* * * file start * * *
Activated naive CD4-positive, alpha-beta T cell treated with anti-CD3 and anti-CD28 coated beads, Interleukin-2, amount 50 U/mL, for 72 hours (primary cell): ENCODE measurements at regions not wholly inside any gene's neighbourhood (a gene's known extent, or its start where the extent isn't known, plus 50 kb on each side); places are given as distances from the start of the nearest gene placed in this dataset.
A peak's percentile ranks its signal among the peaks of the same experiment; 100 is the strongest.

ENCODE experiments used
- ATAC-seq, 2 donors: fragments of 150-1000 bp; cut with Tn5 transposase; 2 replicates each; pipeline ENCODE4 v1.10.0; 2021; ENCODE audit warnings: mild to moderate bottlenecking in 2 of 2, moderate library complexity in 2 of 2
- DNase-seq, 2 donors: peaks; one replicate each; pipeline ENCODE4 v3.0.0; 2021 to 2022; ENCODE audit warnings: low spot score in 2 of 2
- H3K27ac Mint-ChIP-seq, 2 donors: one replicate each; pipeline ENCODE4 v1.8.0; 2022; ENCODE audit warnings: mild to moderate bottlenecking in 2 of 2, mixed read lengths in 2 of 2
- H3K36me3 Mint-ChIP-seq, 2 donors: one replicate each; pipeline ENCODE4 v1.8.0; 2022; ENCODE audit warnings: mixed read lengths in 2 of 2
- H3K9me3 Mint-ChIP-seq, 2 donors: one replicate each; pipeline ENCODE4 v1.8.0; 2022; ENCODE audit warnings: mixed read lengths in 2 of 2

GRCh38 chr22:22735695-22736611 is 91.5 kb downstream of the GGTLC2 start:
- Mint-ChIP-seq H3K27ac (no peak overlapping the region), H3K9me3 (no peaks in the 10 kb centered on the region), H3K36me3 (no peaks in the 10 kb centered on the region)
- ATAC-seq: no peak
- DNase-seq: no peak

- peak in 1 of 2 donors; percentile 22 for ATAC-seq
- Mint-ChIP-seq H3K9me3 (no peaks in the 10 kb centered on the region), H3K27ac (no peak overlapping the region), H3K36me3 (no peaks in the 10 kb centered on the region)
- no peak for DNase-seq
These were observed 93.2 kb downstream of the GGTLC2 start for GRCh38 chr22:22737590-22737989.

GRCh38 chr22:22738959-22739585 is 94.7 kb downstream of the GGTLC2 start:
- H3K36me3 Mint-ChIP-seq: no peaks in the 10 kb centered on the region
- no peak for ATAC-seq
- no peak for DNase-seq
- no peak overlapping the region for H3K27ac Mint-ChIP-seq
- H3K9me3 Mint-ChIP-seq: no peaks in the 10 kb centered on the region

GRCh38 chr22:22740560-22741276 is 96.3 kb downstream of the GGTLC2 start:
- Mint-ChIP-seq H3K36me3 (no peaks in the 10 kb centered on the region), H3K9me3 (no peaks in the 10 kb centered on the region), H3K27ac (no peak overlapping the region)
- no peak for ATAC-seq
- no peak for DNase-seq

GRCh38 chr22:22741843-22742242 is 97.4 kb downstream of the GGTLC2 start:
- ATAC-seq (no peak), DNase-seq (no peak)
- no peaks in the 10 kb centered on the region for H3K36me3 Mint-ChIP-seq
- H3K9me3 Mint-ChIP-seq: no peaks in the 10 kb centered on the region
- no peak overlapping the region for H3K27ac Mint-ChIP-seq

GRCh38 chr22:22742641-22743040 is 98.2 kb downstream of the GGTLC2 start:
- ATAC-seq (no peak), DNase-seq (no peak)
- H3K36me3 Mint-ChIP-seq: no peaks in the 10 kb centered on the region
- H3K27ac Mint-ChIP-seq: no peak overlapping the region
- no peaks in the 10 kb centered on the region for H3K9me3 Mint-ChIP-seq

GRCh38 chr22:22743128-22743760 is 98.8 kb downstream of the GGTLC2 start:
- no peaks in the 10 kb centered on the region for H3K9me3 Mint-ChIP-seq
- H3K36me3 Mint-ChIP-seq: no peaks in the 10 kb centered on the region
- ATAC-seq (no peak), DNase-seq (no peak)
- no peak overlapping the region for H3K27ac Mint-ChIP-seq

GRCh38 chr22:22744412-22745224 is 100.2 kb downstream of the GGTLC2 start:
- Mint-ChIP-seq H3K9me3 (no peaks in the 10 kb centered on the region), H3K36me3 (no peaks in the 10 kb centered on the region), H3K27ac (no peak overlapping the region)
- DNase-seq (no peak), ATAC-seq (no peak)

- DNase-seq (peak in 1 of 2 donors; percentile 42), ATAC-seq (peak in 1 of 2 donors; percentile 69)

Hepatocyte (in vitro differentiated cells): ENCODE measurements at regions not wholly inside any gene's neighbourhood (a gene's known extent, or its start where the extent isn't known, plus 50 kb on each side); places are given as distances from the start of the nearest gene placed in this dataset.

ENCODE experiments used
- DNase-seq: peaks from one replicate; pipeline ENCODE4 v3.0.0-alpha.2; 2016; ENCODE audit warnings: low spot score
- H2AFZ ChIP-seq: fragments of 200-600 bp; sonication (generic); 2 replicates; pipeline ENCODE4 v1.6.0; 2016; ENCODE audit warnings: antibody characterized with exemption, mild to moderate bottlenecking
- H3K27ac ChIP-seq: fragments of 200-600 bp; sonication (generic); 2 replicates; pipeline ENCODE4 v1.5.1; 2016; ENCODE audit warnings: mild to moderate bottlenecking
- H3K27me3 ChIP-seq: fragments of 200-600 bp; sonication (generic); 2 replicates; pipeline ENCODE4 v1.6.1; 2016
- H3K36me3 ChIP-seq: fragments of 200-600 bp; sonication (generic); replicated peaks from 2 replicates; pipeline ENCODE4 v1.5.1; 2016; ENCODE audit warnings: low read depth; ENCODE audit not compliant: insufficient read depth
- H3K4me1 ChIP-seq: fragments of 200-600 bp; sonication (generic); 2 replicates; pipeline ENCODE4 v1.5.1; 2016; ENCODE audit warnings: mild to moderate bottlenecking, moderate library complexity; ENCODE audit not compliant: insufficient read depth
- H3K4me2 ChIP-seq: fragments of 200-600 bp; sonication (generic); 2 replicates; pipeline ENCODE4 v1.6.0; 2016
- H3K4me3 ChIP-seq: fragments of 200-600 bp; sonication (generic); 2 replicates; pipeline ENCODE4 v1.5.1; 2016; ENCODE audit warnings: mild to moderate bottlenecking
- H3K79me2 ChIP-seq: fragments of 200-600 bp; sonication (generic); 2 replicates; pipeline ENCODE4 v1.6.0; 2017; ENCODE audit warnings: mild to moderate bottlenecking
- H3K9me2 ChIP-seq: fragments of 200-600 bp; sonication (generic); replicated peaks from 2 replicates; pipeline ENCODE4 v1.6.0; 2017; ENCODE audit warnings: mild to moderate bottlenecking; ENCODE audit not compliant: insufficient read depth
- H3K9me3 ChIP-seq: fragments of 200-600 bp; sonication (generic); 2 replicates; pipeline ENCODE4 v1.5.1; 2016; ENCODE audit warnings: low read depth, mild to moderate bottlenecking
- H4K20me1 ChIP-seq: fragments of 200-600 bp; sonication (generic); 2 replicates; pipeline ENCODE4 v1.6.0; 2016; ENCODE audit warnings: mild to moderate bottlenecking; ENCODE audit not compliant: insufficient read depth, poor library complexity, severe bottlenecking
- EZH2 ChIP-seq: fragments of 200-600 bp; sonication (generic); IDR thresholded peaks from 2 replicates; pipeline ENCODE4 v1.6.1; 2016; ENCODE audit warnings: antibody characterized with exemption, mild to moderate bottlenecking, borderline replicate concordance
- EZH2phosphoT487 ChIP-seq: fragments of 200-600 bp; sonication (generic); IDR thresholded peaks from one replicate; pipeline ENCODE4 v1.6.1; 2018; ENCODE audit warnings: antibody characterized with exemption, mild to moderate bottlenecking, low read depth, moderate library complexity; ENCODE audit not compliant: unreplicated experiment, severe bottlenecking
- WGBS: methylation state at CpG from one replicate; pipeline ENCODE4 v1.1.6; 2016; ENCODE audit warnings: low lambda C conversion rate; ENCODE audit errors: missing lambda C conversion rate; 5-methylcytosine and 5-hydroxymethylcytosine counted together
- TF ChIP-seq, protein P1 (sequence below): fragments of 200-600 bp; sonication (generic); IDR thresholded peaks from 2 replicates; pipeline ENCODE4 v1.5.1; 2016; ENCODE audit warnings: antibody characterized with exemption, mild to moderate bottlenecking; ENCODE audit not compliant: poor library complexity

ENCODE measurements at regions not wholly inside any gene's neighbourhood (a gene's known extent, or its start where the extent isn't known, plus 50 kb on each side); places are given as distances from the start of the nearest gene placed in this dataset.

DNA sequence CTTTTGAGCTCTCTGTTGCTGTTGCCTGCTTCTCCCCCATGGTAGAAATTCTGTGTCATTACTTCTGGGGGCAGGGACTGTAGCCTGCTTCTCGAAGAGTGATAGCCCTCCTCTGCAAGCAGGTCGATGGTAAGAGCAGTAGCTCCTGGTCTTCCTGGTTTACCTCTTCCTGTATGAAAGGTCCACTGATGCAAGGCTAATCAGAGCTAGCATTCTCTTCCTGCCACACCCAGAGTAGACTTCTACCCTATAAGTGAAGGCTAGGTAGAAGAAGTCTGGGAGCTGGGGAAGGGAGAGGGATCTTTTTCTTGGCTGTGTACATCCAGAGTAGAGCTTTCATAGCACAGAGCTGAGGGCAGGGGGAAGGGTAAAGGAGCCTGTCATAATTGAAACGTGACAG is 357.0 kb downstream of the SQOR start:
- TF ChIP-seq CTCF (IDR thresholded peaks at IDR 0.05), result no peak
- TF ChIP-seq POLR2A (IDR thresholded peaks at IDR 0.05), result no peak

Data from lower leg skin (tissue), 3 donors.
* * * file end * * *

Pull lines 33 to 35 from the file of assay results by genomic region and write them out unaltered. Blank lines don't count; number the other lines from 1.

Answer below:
- ATAC-seq (no peak), DNase-seq (no peak)
- H3K36me3 Mint-ChIP-seq: no peaks in the 10 kb centered on the region
- H3K27ac Mint-ChIP-seq: no peak overlapping the region